Walker released a column Thursday praising the Assembly for moving toward a vote and renewing his call for Senate Democrats to come back. He said that he's always willing to "co-operate and communicate" with Democrats, but only if they return to Madison.
Walker has repeatedly warned that if the budget bill does not pass by Friday, the state will miss a deadline to refinance $165 million of debt and will be forced to start issuing layoff notices next week.
While Walker is trying to increase the pressure to act, the deadlines may not be quite as strict as he says.
The nonpartisan Legislative Fiscal Bureau said in a memo sent to lawmakers earlier this week that the debt refinancing could be pushed as late as Tuesday in order to achieve the savings Walker is seeking.
The governor is trying to balance a projected $137 million budget shortfall by July.
Based on a similar refinancing in 2004, about two weeks are needed after the bill becomes law to complete the refinancing, which means if the bill is adopted by the middle of next week, the state can still meet a March 16 deadline, the Fiscal Bureau said.
Deadline up in the air
Walker has suggested the deadline is actually Friday in order to pressure lawmakers to act on the bill, which has drawn tens of thousands of protesters to the Capitol. The rallies reached a high of 68,000 people on Feb. 19 and hundreds have stayed overnight.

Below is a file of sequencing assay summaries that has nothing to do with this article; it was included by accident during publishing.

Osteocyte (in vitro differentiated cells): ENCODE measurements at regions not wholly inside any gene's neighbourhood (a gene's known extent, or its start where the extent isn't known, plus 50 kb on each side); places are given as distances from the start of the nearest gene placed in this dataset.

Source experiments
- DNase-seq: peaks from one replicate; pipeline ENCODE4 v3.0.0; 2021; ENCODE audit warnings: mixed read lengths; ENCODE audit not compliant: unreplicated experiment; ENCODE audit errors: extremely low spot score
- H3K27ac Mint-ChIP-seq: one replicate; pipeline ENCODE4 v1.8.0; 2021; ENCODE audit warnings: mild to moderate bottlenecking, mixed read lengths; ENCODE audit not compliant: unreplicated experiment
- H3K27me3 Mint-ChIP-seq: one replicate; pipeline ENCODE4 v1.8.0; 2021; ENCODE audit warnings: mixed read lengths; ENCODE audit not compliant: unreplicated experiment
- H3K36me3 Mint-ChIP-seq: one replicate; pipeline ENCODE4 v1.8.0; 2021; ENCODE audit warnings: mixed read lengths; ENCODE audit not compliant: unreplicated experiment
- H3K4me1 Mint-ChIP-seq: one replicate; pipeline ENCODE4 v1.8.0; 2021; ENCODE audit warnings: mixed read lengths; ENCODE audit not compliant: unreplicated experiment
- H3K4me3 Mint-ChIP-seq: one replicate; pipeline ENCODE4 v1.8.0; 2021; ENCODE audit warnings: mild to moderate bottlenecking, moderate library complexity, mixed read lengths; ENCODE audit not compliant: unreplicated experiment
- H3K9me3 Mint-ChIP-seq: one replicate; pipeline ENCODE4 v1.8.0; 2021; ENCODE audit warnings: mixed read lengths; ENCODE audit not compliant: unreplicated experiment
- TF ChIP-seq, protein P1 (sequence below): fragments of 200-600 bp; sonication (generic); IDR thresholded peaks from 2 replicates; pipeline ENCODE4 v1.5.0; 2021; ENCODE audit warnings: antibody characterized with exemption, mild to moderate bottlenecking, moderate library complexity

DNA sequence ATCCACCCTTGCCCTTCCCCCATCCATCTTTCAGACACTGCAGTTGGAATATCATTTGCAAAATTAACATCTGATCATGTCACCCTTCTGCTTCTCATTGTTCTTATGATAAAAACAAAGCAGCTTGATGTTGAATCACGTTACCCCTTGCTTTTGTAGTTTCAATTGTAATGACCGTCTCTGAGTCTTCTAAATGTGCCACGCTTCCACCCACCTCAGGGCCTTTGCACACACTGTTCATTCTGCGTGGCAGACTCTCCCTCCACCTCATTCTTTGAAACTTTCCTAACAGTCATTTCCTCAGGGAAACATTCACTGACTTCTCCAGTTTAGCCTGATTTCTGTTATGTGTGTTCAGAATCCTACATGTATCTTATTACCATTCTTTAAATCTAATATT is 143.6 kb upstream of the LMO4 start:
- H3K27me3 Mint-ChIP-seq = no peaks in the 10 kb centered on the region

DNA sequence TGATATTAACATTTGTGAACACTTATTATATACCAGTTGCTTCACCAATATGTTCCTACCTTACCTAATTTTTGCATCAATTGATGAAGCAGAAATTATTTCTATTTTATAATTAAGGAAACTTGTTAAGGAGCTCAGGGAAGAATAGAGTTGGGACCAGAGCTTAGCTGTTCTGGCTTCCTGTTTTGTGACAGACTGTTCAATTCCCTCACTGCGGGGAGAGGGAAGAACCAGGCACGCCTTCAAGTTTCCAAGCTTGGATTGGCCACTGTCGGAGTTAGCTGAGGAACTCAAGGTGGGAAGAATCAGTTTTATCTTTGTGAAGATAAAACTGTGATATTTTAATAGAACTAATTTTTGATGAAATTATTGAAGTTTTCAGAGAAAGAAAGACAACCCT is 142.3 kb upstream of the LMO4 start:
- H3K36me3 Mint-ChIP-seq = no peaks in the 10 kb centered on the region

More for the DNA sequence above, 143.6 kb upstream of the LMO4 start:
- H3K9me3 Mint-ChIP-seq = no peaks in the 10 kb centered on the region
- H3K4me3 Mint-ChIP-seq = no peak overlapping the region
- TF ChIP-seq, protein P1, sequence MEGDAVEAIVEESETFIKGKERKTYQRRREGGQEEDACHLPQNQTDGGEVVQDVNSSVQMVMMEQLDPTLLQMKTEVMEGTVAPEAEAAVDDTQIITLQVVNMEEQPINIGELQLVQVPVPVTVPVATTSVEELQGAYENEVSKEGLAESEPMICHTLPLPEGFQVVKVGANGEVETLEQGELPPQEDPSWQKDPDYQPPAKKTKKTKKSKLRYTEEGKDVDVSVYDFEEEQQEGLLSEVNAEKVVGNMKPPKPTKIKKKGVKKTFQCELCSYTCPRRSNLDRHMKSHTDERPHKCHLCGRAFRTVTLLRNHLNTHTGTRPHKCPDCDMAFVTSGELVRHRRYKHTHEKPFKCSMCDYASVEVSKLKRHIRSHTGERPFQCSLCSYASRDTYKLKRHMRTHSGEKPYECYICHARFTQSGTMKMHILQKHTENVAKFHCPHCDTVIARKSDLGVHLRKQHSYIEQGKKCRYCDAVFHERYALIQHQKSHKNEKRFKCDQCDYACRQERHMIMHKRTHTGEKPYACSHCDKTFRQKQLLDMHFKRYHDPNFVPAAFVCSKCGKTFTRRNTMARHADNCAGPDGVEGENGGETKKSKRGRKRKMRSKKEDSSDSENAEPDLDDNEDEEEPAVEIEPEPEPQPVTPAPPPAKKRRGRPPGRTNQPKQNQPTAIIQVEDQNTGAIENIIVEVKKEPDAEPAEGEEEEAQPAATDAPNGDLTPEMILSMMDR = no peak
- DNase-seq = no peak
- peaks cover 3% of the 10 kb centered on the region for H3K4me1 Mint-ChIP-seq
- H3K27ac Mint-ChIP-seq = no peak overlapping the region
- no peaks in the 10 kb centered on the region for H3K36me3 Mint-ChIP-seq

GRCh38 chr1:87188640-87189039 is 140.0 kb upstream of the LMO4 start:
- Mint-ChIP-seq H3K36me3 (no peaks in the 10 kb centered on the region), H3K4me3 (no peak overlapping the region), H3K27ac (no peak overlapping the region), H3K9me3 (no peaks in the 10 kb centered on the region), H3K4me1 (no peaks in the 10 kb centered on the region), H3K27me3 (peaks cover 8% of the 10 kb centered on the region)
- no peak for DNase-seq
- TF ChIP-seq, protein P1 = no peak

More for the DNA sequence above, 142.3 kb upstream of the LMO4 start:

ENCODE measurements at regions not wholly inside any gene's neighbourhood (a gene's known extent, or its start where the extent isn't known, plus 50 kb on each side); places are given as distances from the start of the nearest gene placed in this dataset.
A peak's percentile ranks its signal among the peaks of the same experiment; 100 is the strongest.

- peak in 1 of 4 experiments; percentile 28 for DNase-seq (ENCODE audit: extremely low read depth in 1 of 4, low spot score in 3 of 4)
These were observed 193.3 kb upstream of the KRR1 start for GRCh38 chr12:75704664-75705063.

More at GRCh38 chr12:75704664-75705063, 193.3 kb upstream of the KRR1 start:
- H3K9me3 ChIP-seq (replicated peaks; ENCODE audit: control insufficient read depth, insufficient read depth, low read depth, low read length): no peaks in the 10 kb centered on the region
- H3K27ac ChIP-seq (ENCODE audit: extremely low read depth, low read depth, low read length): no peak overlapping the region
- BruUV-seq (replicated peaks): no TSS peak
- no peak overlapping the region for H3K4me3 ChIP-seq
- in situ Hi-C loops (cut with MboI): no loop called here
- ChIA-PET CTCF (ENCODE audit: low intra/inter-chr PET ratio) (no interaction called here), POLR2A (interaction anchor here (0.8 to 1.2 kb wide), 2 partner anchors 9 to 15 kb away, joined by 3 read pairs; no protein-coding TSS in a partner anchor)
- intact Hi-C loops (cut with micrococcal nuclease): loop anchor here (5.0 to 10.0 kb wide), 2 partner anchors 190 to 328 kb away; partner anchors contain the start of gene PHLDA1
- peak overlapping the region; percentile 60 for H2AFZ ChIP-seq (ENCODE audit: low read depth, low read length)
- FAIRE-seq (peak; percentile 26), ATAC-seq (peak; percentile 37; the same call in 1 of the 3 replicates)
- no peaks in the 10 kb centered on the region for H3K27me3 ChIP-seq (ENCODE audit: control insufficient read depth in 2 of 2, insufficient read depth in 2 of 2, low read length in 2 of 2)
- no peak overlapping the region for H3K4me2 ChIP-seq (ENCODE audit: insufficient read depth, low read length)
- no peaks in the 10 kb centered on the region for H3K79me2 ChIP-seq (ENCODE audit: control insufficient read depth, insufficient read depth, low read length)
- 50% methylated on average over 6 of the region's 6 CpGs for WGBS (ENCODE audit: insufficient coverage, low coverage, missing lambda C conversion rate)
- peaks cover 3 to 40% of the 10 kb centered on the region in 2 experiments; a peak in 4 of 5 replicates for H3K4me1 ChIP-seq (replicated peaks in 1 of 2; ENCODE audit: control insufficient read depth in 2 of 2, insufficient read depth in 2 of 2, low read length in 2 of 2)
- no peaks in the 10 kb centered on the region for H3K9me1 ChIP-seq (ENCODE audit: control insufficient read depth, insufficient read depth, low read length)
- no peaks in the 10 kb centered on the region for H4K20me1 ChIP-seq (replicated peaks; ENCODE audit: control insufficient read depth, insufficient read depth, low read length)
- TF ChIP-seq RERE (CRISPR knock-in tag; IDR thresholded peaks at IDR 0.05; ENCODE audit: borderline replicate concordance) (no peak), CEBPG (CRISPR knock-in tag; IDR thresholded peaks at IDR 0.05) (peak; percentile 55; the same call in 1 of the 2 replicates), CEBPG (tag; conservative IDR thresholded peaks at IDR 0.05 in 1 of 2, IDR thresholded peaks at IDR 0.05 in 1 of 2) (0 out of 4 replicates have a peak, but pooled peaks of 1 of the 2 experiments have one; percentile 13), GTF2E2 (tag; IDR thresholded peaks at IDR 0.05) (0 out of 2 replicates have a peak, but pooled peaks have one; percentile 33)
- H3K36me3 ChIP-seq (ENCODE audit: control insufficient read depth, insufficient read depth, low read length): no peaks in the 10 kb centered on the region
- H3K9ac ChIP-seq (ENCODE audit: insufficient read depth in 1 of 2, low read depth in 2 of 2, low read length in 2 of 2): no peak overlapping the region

Fitzgerald said the real deadline is "up in the air."
"Everything's in place, it's ready to go," he said. "It just needs to be finalized."
Werwie said the governor was "uncomfortable with the time frame for refinancing if the bill passes after Friday."
Walker also threatened to start sending layoff notices to up to 1,500 state workers next week if the bill isn't passed, arguing he has no other choice to deal with the shortfall. He has not said who would be targeted.
School districts have already started sending out preliminary layoff notices in case they are needed later.
The battle over labor rights has been heating up across the country, as new Republican majorities tackle budget deficits in several states. The GOP efforts have sparked huge protests from unions and their supporters and led Democrats in Wisconsin and Indiana to flee their states to block major legislation.
Wisconsin's measure would forbid most government workers from collectively bargaining for wage increases beyond the rate of inflation. It also would require public workers to pay more toward their pensions and health insurance. Police and firefighters would be exempt.
In Ohio, a similar proposal in a Senate committee drew thousands of protesters to the Statehouse, just as in Wisconsin.
Indiana Democrats successfully blocked a Republican bill that would have prohibited union membership from being a condition of employment by leaving the state Tuesday. They remained in Illinois in hopes of derailing other parts of Republican Gov. Mitch Daniels' agenda, including restrictions on collective bargaining by teachers.
And in Oklahoma, a Republican-controlled House committee narrowly approved legislation Wednesday to repeal collective-bargaining rights for municipal workers in the state's 13 largest cities.